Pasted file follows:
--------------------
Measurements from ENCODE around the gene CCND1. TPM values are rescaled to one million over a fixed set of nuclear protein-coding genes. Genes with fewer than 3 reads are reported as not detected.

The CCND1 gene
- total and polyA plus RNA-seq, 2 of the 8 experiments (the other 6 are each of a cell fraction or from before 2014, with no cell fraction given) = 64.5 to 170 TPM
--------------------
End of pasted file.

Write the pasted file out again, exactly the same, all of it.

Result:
Measurements from ENCODE around the gene CCND1. TPM values are rescaled to one million over a fixed set of nuclear protein-coding genes. Genes with fewer than 3 reads are reported as not detected.

The CCND1 gene
- total and polyA plus RNA-seq, 2 of the 8 experiments (the other 6 are each of a cell fraction or from before 2014, with no cell fraction given) = 64.5 to 170 TPM